• Sarah Partridge: I Never Thought I'd Be Here (2014 [2015], Origin): [cd]: B+(*)
  • Kim Pensyl: Foreign Love Affair (2014 [2015], Summit): [cd]: B
  • Natalie Prass: Natalie Prass (2015, Spacebomb): [r]: B+(*)
  • Project Trio: Project Trio (2010, self-released): [cd]: B+(*)
  • Mark Rapp: Token Tales (2009, Paved Earth): [cdr]: B+(*)
  • Times 4: Eclipse (2010, Groove Tonic Media): [cd]: B+(*)
  • TRP (The Reese Project): Eastern Standard Time (2008 [2009], In the Groove): [cd]: B
  • TRP (The Reese Project): Evening in Vermont (2011, Rhombus): [cd]: B-
  • Phil Sargent: A New Day (2010, Sargent Jazz): [cd]: B-
  • The Michael Waldrop Big Band: Time Within Itself (2014 [2015], Origin): [cd]: B
  • Lenny White: Anomaly (2010, Abstract Logix): [cd]: B-
  • Mark Wingfield: Proof of Light (2014 [2015], Moonjune): [cd]: B

Recent reissues, compilations, and vault discoveries rated this week:

  • LeAnn Rimes: All-Time Greatest Hits (1996-2007 [2015], Curb): [r]: C+

Old records rated this week:

  • Woody Herman and His Thundering Herd: Keep on Keepin' On: 1968-1970 (1968-70 [1998], Chess/GRP): [r]: B+(*)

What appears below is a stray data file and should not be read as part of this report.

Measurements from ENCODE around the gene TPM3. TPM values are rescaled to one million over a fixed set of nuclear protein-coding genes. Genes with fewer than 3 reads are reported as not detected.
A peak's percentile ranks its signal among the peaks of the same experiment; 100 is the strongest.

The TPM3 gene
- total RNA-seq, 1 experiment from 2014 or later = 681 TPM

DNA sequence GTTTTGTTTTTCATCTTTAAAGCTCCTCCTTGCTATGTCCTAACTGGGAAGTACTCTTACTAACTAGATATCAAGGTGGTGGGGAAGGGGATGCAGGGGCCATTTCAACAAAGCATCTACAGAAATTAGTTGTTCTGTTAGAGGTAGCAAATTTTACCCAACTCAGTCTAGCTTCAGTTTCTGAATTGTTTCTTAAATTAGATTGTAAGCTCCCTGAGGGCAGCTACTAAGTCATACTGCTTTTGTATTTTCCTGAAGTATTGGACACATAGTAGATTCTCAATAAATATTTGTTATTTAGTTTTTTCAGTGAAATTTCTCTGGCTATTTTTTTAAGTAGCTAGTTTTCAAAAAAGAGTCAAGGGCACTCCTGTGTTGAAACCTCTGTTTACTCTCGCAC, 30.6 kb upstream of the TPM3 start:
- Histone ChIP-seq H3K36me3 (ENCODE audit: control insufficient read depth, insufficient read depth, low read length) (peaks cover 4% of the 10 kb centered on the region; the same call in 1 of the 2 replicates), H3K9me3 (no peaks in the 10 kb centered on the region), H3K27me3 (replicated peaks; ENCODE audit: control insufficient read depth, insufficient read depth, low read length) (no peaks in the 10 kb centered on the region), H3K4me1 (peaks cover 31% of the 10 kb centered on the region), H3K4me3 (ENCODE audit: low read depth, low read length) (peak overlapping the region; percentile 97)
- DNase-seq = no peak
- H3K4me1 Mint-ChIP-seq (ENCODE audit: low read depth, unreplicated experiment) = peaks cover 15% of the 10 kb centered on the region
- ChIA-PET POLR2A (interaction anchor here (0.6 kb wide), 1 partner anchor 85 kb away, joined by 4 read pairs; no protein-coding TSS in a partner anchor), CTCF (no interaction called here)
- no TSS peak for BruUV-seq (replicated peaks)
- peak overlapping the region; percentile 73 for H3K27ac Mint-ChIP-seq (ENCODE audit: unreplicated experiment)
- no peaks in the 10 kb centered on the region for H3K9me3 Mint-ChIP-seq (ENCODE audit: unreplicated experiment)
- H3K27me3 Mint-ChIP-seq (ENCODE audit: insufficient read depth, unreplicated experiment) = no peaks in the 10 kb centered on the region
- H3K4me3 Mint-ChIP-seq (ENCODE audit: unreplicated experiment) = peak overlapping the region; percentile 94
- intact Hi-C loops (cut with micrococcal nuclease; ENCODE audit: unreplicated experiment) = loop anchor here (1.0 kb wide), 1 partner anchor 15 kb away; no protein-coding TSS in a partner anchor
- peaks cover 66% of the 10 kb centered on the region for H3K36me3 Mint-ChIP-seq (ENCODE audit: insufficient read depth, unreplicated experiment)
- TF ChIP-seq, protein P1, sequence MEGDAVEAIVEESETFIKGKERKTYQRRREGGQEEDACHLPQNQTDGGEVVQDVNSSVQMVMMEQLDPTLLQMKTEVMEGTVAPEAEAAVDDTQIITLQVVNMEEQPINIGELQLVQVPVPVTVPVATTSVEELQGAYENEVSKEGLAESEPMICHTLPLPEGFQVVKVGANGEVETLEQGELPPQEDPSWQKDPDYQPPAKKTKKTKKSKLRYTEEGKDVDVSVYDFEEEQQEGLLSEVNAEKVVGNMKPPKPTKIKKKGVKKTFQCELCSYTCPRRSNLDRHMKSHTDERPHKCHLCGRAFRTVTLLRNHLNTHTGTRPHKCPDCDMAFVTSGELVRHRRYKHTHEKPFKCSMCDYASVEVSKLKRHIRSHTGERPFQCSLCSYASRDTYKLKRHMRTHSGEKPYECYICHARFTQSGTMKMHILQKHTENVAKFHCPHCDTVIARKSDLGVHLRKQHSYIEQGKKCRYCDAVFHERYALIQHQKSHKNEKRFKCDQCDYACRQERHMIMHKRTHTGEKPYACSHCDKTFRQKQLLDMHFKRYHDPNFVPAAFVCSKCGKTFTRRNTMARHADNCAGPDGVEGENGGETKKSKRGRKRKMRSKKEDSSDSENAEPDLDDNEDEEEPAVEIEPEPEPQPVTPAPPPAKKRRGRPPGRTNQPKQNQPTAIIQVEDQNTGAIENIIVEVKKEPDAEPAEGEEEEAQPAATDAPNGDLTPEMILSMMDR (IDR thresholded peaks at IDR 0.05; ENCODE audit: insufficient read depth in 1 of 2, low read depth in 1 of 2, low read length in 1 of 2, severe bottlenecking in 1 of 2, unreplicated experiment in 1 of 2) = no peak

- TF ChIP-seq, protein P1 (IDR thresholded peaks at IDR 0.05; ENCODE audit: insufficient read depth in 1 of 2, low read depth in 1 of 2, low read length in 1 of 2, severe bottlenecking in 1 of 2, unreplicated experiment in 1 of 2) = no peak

• The Mendoza Line: Lost in Revelry (2002, Absolutely Kosher): [r]: B+(*)

Unpacking: Found in the mail last week:

  • Rez Abbasi Acoustic Quartet [RAAQ]: Intents and Purposes (Enja)
  • Tony Adamo: Tony Adamo & the New York Crew (Urbanzone): May 1
  • Andrew Bishop: De Profundis (Envoi)
  • Andrew Diruzza Quintet: Shapes and Analogies (self-released)
  • Charles Evans: On Beauty (More Is More): May 12
  • Steve Johns: Family (Strikezone): May 5
  • Tyler Kaneshiro & the Highlands: Amber of the Moment (self-released): May 5
  • Robert Kennedy Trio: Big Shoes (self-released)
  • Curtis Nowosad: Dialectics (Cellar Live)
  • Old Time Musketry: Drifter (NCM East): March 31
  • Dave Stryker: Messin' With Mister T (Strikezone): April 7
  • Javier Vercher: Wish You Were Here (Musikoz)

Sunday, March 29, 2015

In the Dark